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READERS’ QUESTIONS – EXPERT ANSWERS
Q: I have been desperately searching for a Threads video or article that covers the double-welt pocket typically found on men’s tailored jackets. In most examples, the double-welt pocket has a vertical dart above it, which ends at the top welt. The pocket opening extends from the jacket front to the jacket side panel. I cannot find any tutorial that covers this.
-Marysia Paling via Facebook
A: Jeffery Diduch is vice president of Technical Design and Quality at Hickey Freeman Tailored Clothing Co., one of the world’s top producers of fine tailored clothing. He’s designed and sewn countless pockets on men’s jackets, and here’s his input:
Before you can make the pocket, you’ll need to join the front and side-front panels. The front panel’s side seam poses a bit of a challenge to those who have never encountered it. The jog that appears midway down the seam represents the vertical dart intake; you need to sew that dart before you can attach the side panel. To sew the dart, you must also slash part of the pocket opening. Many pattern instructions tell you to apply the pocket welts before slashing the cloth for the opening, so you may be hesitant to cut into the jacket front so soon. However, this is an essential step, and with proper stabilizing, you have nothing to worry about.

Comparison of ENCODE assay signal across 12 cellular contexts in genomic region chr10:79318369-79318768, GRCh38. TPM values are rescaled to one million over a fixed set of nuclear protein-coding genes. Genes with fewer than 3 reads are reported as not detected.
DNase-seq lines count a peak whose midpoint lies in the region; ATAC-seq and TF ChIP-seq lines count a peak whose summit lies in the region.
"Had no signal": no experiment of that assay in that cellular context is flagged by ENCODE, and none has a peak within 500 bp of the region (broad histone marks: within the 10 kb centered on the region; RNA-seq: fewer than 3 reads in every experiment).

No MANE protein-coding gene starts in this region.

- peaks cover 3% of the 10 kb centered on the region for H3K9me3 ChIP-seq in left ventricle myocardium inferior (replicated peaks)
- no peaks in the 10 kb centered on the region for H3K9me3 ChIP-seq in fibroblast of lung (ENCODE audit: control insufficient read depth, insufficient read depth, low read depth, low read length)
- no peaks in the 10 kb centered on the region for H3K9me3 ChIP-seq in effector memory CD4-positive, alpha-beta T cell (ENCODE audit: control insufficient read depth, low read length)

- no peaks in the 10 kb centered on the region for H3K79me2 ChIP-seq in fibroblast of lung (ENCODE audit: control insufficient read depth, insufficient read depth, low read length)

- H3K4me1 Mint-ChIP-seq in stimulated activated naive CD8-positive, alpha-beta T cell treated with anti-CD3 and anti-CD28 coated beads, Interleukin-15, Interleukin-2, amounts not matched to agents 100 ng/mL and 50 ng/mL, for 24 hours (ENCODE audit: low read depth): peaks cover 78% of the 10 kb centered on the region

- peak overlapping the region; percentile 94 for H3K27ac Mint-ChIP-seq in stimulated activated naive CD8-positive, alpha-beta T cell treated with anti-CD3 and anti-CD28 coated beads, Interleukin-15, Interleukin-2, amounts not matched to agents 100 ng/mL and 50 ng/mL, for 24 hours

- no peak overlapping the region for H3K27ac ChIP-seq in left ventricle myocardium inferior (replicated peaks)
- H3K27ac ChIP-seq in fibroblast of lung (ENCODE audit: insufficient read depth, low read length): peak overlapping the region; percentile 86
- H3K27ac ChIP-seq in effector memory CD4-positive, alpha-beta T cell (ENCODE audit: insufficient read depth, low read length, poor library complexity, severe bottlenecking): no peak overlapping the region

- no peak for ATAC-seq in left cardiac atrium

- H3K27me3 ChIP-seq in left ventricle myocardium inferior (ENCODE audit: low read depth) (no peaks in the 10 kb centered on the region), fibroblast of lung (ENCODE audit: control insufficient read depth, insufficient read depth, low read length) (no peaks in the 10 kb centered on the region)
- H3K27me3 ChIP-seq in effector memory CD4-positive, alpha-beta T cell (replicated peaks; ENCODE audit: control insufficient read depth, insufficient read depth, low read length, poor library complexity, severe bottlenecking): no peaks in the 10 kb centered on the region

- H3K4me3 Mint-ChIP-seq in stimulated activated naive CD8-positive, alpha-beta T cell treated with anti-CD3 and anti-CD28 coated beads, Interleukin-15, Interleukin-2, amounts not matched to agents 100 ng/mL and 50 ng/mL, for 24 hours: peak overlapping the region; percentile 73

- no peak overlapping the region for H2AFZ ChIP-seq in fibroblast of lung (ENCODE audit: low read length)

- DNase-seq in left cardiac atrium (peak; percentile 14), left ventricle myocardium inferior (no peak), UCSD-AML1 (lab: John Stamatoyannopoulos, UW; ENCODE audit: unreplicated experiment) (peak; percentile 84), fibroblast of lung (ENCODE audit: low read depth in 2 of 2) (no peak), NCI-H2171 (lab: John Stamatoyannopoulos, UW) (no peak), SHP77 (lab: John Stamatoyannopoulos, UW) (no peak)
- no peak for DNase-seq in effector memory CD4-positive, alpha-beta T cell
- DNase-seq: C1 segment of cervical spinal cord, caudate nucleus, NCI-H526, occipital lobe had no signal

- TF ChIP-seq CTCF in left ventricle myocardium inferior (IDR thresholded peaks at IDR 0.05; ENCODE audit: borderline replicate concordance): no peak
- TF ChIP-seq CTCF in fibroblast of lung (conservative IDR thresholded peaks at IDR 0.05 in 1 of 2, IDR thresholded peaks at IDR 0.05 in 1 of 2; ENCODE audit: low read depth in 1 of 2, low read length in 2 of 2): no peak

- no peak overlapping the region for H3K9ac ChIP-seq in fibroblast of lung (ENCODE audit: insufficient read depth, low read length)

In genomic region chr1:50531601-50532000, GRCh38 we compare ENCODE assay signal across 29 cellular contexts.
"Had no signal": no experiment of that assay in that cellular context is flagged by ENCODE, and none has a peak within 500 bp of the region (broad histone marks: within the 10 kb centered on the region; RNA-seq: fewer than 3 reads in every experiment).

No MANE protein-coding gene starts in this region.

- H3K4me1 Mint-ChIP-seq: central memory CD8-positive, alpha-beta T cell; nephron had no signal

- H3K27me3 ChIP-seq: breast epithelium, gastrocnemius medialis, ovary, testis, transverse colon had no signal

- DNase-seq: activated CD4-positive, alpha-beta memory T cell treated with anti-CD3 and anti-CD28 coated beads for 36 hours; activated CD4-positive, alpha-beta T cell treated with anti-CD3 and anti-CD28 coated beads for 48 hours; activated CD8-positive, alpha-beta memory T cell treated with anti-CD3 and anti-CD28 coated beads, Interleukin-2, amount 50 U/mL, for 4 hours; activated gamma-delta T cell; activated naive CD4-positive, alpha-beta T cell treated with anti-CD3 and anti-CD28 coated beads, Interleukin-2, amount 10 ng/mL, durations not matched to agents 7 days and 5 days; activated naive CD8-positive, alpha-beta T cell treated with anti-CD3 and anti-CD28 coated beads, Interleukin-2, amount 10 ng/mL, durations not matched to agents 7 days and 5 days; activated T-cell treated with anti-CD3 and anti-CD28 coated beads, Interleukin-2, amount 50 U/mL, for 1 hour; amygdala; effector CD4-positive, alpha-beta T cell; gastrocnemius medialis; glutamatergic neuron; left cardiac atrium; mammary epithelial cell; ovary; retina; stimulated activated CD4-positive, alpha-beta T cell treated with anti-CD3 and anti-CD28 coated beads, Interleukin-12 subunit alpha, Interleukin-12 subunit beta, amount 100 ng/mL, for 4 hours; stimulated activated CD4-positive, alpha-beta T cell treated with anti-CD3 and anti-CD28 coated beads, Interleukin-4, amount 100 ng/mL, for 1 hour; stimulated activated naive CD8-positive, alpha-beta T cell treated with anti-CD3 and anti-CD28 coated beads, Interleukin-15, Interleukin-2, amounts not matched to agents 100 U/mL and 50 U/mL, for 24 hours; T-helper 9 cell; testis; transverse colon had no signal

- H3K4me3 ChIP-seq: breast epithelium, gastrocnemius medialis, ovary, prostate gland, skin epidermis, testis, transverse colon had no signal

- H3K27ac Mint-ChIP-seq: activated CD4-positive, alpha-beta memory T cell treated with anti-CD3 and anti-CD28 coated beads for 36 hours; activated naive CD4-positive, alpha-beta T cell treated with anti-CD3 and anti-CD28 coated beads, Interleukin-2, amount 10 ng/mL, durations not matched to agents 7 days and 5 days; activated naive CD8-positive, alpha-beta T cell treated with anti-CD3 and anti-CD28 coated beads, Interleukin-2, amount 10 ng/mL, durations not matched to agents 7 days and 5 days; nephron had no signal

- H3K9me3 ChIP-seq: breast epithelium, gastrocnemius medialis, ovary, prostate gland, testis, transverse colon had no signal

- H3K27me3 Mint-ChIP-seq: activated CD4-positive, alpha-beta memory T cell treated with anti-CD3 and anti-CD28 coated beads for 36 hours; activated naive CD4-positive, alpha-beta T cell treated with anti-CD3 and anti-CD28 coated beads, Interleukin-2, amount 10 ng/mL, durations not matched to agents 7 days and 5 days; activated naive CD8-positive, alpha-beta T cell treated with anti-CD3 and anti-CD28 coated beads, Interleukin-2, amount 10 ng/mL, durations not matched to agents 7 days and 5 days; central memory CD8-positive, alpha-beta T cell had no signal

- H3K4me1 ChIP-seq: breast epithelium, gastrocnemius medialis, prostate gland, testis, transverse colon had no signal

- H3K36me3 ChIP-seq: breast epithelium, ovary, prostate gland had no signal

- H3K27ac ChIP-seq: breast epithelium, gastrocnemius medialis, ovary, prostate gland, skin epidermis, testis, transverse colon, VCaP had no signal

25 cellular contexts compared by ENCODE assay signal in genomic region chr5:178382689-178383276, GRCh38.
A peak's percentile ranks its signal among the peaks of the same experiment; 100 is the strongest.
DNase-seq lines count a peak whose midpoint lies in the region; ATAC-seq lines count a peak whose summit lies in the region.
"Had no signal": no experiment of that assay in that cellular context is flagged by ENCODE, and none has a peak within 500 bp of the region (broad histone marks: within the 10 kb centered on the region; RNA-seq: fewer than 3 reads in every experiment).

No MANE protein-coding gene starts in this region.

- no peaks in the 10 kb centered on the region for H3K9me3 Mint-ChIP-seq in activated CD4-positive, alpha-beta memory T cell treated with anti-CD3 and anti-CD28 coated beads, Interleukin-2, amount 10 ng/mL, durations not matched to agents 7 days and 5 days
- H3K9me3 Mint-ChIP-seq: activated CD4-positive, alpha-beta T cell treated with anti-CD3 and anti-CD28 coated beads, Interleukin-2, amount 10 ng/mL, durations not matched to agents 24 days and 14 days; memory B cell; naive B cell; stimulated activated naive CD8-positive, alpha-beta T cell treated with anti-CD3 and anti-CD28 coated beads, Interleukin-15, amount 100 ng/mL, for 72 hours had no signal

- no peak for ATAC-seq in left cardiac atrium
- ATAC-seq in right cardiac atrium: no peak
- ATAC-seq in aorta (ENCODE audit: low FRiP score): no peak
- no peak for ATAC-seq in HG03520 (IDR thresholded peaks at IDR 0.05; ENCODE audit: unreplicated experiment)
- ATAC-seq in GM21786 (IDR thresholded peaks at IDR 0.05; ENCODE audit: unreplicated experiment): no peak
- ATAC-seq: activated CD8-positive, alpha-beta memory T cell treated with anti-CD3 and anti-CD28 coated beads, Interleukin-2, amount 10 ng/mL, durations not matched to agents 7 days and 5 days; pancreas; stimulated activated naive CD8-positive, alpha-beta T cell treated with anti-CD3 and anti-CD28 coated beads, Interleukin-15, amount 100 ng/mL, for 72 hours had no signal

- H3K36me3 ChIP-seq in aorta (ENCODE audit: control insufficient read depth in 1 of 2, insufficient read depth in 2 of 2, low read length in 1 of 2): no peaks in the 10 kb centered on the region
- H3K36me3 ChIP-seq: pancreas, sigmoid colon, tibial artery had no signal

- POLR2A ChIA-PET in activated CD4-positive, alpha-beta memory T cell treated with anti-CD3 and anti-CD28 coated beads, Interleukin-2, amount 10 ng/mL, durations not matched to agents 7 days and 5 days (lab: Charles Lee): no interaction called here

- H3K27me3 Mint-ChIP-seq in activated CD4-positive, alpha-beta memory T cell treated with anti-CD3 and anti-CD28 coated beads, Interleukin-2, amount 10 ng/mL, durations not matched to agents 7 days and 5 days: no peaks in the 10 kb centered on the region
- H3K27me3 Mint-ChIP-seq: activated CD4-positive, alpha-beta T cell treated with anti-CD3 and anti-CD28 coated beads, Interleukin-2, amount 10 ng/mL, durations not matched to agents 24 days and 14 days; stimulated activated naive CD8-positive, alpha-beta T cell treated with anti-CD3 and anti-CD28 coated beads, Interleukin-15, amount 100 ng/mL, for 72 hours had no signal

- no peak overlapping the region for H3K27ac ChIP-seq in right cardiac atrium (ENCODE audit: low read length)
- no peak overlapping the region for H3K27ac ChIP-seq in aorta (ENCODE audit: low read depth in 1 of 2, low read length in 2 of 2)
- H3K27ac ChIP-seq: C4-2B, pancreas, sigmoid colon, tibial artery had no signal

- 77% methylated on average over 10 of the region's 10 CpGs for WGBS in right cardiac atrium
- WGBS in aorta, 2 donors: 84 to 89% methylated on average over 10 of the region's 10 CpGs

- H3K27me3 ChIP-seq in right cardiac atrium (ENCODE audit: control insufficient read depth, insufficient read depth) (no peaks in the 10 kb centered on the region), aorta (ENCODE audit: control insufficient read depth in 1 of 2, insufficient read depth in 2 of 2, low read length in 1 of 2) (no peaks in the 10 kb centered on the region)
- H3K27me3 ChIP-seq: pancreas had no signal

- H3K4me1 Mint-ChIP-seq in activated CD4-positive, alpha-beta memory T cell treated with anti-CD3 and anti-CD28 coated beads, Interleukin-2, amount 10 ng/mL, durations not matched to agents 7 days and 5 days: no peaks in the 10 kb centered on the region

If you are unsure of the total dart take-up, measure the jog at the side seam: Its width equals the dart take-up. I advise that you slash the dart’s center line before sewing, as this facilitates sewing and pressing the dart. There is often a horizontal wedge of cloth cut out at the pocket opening, too; this is the equivalent of a very small dart for the stomach area (A).
Once the dart is sewn, abut the pocket opening edges and either sew them together with a feather stitch or baseball stitch, or fuse a piece of lightweight, nonwoven interfacing to hold the edges in place while you join the side panel (B).
Join the side panel to the front, then construct the welt pocket as usual, using the slash line as the center of the pocket opening (C).
This article was originally featured in the Q&A department of Threads #187 (October/November 2016).
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